In 2011, one of the participants at HGG9 (the 9th Harp Guitar Gathering) was Michael Lohr, who had come all the way from Germany. He had gotten the bug after seeing Stephen Bennett and soon bought one of the China Holloways, which he brought with him. He fit our group like a glove, had a great time, and we all appreciated him as well. I had hoped we’d see him again, but so far, no luck.
I subsequently learned that he was a writer for the German magazine Akustik Gitarre, and that he was anxious to spread the harp guitar gospel over there. My memory’s a bit foggy on all this, but apparently we talked quite a bit, and, after going home with some CDs, including that year’s HGM release Further Beyond Six Strings, Michael later “interviewed” me at length in follow-up emails. Soon after, Michael submitted a lengthy article (including a short CD review) to his editors…
…and eventually forgot all about it, as did I.
Cut to December 2016, when my friend and harp guitar builder Steve Sedgwick told me I was profiled in the German AG! (Issue Dec 16/Jan 17 below)
Yes, they apparently pulled it out of storage and finally published it. Hey, at least it’s within the same decade, so I considered it great PR. And still do so now another year later, as I expect few in the U.S. ever saw it. Michael gave/gives a good overview of the instrument’s history and resurgence, while providing a “Cliff Notes” version of my personal HG journey within and outside the Gathering. I’m especially relieved that all this didn’t turn out to be posthumous.
The alluded-to follow-up piece was supposed to then have gone into the pipeline but never appeared (yet!). Here is a PDF of the original article in German which I was asked to hold off on posting, and below is Michael’s English translation done specially for us (which I’ve cleaned up as best I could). Thanks, Michael, and thanks Akustik Gitarre!
Vielsaitig (a spelling pun to invent the word “multi-stringed” …I’m told Germans will get it…)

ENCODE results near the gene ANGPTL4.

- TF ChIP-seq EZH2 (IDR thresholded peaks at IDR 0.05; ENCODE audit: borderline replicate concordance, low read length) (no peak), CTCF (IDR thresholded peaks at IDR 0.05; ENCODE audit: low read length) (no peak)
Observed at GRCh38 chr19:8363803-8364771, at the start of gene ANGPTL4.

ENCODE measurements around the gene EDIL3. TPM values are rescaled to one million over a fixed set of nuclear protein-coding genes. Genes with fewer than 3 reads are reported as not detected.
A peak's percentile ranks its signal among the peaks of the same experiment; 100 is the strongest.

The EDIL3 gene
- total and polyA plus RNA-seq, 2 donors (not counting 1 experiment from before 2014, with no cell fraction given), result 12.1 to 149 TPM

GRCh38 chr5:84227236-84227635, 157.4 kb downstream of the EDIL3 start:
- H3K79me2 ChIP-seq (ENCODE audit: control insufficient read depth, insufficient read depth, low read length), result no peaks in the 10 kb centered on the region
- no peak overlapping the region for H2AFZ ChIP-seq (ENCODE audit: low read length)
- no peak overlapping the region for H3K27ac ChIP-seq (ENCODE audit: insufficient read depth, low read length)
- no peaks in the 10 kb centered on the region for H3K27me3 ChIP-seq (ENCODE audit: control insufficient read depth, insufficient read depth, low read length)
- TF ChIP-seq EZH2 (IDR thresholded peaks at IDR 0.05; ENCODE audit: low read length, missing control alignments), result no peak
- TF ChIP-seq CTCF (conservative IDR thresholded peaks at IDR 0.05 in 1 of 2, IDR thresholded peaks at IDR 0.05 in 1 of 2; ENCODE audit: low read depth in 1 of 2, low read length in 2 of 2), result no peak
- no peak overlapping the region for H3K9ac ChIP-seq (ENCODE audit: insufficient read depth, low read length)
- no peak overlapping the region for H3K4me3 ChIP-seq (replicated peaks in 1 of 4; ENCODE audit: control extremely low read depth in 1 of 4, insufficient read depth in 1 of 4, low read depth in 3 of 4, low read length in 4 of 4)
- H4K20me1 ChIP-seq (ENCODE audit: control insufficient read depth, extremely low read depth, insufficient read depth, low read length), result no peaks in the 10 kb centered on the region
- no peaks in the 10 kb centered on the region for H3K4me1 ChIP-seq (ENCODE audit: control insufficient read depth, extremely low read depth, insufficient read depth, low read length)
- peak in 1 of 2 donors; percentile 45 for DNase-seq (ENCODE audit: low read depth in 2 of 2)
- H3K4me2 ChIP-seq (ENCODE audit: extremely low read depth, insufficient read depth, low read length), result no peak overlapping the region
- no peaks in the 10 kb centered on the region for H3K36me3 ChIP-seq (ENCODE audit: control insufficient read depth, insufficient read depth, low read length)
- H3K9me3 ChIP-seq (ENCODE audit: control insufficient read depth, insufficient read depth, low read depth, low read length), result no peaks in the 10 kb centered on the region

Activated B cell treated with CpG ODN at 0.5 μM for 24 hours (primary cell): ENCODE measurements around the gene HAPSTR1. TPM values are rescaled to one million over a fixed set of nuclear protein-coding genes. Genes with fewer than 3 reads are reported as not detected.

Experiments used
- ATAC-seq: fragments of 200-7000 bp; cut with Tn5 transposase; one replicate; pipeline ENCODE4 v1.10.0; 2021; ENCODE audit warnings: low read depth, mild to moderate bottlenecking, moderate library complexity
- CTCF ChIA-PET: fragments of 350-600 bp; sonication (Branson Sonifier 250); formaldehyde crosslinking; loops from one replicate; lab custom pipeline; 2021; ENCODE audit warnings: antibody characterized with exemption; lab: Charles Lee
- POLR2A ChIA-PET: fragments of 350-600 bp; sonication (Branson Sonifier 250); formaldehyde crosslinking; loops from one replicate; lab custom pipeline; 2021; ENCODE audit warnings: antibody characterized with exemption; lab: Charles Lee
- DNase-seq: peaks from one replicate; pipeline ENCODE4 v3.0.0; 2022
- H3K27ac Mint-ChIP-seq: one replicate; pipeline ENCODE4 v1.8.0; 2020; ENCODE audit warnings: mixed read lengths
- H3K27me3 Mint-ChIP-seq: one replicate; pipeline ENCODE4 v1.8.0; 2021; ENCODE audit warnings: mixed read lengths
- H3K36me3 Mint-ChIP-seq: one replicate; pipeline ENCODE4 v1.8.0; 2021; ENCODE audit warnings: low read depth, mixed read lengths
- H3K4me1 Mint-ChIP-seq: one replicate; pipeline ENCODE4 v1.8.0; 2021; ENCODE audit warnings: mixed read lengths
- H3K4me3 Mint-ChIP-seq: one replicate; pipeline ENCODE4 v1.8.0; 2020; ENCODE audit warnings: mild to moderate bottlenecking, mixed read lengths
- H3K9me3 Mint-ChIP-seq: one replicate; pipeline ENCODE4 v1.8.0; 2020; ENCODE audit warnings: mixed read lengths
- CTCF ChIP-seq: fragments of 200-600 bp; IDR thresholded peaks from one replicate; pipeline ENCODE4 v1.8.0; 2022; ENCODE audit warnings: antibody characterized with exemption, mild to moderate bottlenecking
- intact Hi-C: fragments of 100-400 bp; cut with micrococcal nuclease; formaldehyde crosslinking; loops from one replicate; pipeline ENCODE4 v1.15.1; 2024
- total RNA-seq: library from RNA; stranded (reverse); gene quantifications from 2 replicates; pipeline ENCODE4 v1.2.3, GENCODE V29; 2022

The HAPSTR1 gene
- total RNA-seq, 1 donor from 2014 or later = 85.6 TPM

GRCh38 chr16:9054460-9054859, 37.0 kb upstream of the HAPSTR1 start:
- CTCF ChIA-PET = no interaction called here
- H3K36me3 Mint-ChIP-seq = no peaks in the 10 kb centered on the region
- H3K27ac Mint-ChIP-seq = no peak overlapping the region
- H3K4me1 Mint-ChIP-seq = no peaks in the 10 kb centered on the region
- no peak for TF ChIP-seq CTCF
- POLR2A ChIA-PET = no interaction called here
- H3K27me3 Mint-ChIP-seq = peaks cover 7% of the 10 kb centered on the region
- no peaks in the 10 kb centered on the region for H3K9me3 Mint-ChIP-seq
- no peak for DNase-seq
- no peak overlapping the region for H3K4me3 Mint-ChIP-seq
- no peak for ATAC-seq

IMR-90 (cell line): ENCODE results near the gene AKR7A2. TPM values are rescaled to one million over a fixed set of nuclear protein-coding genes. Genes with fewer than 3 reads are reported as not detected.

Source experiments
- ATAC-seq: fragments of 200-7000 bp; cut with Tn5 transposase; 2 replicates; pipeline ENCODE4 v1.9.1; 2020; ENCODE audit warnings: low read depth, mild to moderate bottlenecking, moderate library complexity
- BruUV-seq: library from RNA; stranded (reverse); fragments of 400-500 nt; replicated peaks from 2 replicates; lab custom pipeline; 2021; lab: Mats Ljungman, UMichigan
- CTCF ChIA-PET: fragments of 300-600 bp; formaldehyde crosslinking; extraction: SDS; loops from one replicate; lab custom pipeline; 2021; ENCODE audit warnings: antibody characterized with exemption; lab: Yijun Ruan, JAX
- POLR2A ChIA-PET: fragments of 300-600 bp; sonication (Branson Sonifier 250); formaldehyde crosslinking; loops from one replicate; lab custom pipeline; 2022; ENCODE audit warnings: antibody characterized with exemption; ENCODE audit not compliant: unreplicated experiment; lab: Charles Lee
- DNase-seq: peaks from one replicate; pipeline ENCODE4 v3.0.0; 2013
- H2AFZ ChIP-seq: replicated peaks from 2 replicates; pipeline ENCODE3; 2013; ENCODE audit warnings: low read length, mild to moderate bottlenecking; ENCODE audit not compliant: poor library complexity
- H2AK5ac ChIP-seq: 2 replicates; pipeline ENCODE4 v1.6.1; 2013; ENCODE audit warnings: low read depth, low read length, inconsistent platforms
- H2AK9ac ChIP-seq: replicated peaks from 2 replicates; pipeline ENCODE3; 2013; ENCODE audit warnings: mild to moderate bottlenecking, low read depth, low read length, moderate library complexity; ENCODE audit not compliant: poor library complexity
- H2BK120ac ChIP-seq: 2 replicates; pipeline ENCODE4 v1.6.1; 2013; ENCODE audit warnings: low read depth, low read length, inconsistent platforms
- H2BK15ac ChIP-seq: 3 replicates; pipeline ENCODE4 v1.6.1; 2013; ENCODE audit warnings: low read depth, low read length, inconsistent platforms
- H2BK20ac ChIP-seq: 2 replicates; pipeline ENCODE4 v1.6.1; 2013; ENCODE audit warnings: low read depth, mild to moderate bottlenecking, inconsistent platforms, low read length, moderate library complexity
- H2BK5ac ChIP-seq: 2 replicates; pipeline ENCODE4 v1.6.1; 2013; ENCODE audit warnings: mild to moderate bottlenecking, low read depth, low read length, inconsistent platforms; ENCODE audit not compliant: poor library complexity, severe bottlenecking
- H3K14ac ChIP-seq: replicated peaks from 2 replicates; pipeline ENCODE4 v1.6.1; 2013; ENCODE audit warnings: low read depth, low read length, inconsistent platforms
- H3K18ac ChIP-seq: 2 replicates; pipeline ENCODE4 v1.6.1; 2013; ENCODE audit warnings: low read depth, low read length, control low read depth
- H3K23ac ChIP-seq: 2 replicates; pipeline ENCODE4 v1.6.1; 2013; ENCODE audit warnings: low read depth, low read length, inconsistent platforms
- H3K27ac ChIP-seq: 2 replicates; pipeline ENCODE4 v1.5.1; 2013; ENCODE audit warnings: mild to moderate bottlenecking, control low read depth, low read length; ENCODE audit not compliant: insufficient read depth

The first thing you notice is the case – the sheer size. Next a mumble through the room: Stephen Bennett has put his Dyer replica in his lap – such a perfectly shaped, hyper string instrument seen by only a few before, gigantic and still indescribably elegant. Then the man begins to play. A clear, round sound of steel strings fills the room with an almost tangible vibration of the soundboard, subtly beautiful yet all pervasive reaching every corner – gigantic, indescribable, elegant.
For centuries, experimenting luthiers have tried to increase the tonal range and harmonic potential of stringed instruments. The results have often been impressive – visually and acoustically. The fanciful and fantastic Renaissance and Baroque lutes reached legendary status; examples from the last 40 years or so alone are Lenny Breau’s seven string guitars, the eight and ten string guitars of Egberto Gismonti and Charlie Hunter’s eight string Novax with fanned frets in the electric guitar area. Yet, none emit such great fascination as that truly divine sub-genre of guitars: the harp guitar with freely vibrating (sub-bass) strings which do not run across a fretboard and thus cannot be fretted at all (“floating strings”).